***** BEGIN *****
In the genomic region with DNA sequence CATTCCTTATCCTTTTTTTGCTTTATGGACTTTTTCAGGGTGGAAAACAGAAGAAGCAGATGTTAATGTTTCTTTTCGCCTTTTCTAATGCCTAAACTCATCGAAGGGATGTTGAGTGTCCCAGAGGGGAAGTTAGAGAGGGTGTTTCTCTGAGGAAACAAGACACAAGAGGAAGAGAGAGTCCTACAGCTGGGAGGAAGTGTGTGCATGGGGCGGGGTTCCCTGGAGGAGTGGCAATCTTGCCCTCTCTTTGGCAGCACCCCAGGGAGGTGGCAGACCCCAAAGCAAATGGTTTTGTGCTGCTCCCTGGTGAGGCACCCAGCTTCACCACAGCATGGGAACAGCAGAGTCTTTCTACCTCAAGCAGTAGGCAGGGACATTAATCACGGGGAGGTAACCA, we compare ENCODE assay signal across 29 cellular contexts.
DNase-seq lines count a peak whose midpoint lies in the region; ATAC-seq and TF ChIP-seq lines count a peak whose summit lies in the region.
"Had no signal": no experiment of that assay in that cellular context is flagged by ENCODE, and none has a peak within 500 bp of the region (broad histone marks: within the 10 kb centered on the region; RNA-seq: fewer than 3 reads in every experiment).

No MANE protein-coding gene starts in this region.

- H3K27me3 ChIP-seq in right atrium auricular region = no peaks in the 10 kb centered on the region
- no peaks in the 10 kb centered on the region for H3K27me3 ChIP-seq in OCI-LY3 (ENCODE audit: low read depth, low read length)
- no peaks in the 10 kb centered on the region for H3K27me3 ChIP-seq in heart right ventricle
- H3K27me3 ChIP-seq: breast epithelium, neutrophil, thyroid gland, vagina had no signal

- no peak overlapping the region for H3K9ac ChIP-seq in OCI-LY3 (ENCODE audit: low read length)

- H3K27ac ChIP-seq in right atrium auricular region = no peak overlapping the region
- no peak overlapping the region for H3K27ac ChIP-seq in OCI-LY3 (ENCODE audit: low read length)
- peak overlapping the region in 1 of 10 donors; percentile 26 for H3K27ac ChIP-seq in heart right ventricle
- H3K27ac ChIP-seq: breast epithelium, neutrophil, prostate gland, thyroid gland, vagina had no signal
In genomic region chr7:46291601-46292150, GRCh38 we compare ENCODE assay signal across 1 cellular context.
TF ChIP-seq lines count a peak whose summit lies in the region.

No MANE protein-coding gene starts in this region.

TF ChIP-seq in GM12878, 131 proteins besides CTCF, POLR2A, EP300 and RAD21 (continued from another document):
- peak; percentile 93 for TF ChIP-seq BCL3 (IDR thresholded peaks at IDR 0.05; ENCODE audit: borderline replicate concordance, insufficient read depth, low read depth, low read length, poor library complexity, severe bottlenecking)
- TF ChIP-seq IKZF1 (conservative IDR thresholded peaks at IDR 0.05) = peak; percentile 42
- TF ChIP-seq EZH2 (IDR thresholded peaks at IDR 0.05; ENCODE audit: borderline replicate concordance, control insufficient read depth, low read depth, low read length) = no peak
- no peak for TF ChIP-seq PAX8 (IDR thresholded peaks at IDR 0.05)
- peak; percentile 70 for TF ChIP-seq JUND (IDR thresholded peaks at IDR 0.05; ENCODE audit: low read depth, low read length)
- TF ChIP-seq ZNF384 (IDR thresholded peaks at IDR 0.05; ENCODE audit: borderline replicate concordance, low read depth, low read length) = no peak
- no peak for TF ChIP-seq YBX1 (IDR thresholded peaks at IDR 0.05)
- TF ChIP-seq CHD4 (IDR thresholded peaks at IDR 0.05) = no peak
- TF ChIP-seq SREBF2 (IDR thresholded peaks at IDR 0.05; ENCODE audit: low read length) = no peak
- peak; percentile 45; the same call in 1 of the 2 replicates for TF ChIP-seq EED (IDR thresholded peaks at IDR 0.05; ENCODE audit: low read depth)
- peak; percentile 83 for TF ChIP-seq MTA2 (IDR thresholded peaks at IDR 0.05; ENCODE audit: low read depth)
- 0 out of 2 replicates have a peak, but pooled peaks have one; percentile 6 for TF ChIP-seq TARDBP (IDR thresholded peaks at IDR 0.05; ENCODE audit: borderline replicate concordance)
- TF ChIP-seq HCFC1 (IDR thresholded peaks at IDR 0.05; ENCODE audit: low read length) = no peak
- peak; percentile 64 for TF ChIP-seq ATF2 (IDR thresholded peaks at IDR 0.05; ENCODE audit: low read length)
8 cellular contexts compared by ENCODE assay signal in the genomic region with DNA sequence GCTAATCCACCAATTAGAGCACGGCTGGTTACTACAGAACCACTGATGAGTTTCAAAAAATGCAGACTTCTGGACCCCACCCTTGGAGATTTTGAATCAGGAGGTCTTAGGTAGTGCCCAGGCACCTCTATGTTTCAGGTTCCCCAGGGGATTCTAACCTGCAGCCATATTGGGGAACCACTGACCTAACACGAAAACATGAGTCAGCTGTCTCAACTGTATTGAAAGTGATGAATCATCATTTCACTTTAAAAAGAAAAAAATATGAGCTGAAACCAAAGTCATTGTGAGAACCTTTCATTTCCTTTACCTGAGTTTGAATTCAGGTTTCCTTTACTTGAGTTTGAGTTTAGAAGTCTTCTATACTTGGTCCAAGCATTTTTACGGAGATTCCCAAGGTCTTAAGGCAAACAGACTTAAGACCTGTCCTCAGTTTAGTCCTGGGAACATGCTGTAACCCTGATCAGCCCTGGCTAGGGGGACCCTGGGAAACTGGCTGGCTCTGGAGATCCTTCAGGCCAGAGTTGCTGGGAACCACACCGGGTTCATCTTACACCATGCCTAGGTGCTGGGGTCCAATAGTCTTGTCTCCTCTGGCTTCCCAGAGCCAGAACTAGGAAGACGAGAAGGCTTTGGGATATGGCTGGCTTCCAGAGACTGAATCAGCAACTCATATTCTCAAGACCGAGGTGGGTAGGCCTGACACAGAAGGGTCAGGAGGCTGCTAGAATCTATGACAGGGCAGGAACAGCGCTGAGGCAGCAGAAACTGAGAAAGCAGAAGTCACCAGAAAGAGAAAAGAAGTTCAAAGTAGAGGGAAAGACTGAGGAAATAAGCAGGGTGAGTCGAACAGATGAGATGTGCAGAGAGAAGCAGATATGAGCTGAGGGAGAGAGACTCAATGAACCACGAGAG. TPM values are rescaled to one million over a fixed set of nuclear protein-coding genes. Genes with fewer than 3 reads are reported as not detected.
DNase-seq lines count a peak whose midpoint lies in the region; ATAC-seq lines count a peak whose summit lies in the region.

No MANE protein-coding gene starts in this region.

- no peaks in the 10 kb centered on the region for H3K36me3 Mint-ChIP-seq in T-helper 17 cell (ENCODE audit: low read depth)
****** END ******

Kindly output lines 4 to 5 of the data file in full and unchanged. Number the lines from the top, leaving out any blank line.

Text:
No MANE protein-coding gene starts in this region.

- H3K27me3 ChIP-seq in right atrium auricular region = no peaks in the 10 kb centered on the region